These are the findings which relate to what you set out to do. They need to be comprehensive and presented in a suitable form such as tables, charts, statistics and illustrations, as appropriate. Tables and charts need to be constructed so that they can be understood in isolation, and students should not fall into the trap of describing in words what they have already presented graphically. Raw data (e.g. an example of a transcript, or numerical codings of data) are generally relegated to an appendix where they can be consulted by anyone wanting the original details. Illustrative data, composed of raw data which students have analysed, is included in the text.
Although the discussion may be a separate chapter, this usually means repeating yourself if you have presented the ‘factual’ findings. It is usual to critically analyse the results in the context of the literature and research aims at this point, commenting on their significance in relation to previous work in the same area. Highlighting similarities and differences in your findings with those of other authors would normally be included here.
• Conclusions, recommendations and reflections
Appropriate conclusions should be drawn from the research undertaken (and cross-referenced, as appropriate). These should invariably relate back to your aims/objectives. Recommendations should be clearly specified: these should not consist simply of a series of generalised statements but should contain details of how they might be put into effect. An element of self-reflection in your personal and professional development should be included (around 500 words). This chapter would normally conclude with some suggestions for further research may be included here.
A reference list should be used for all articles, texts, web documents etc. that are cited in your main project. The style used is the APA 6th referencing system.
The principal purpose of an appendix is to keep the text of the project from being cluttered and interrupted with supplementary, minor and illustrative materials. Appendices are completely optional and do not carry separate credit.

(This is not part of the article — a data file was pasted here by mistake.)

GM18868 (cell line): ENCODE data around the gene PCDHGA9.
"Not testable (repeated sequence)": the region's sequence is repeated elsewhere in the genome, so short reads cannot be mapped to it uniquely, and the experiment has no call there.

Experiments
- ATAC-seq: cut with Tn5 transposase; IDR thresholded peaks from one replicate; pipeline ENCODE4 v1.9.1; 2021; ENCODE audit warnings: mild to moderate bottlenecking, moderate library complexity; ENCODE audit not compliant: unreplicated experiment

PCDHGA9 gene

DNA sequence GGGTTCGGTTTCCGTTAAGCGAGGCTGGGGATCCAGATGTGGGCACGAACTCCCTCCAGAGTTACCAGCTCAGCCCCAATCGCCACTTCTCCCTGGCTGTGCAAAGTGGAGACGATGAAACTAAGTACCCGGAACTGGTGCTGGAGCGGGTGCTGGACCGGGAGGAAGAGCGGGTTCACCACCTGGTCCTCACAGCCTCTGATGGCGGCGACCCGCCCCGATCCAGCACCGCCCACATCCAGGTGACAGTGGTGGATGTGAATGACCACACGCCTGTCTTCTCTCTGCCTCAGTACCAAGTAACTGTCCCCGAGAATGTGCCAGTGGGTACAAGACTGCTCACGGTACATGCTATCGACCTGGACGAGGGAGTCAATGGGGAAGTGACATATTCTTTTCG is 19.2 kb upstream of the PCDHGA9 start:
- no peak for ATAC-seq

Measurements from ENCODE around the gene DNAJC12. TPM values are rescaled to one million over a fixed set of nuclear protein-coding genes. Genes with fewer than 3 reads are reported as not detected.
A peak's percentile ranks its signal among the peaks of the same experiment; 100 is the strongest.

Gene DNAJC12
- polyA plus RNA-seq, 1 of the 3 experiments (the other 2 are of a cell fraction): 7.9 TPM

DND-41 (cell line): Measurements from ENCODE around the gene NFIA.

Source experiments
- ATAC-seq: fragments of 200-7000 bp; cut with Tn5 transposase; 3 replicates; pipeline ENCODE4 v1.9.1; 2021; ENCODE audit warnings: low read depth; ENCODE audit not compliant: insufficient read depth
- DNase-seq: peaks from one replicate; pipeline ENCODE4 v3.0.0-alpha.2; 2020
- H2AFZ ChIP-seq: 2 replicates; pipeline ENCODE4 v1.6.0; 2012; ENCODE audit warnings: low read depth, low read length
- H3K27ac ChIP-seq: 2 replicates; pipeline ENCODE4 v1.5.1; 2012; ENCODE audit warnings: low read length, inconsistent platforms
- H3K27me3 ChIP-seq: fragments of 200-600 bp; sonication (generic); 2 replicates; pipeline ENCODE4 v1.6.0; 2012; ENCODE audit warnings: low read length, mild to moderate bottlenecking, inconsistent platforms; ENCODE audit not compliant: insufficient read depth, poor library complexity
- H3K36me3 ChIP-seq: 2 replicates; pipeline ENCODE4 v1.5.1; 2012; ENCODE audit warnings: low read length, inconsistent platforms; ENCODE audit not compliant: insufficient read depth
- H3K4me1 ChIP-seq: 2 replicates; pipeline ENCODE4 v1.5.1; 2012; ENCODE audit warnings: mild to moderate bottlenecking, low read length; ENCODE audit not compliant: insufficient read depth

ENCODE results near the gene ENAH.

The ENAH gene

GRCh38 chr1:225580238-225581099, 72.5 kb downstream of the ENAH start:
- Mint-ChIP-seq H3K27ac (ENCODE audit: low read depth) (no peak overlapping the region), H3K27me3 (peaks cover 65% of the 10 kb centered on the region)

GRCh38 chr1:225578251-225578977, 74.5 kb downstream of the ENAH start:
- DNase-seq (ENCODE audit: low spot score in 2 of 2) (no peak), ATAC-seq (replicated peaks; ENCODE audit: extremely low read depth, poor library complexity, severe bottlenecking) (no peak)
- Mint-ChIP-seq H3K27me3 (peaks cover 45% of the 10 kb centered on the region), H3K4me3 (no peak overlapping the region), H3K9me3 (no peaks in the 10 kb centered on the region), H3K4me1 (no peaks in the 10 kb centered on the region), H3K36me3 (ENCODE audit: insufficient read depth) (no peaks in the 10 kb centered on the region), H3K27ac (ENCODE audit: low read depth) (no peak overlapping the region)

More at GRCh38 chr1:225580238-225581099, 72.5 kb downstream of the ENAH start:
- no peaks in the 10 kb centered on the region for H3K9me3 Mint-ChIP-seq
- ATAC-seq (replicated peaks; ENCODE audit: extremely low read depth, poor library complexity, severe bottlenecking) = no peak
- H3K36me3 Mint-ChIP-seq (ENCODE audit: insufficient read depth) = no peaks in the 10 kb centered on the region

Problem formulation (10%)
Context and justification of the research area; development and formulation of clear aims and objectives; scope and boundaries of the research project
Literature review (20%)
Selective and critical appraisal of relevant academic and/or practitioner literature; identification of appropriate frameworks, theories and models
Research approach (20%)
Methodological perspectives and appropriate methods of data collection; awareness of strengths and limitations of the chosen methods; practical detail of research design and execution; ethical considerations
Analysis and inferences (25%)
Robust and meaningful analysis of the data; interpretation of the findings in relation to literature, frameworks and theory; appropriate arguments and inferences based on the findings
Conclusions, recommendations and reflections (20%)
Concise summary and implications for theory and practice; clear indication of how the project meets its stated aims and objectives; personal and professional reflections; potential limitations and avenues for further research
Logical, well-structured and clearly presented; appropriate and consistent referencing This is the grading scheme that is used by the assessors. Each section is awarded a grade and an overall grade is calculated automatically, based on the above weightings.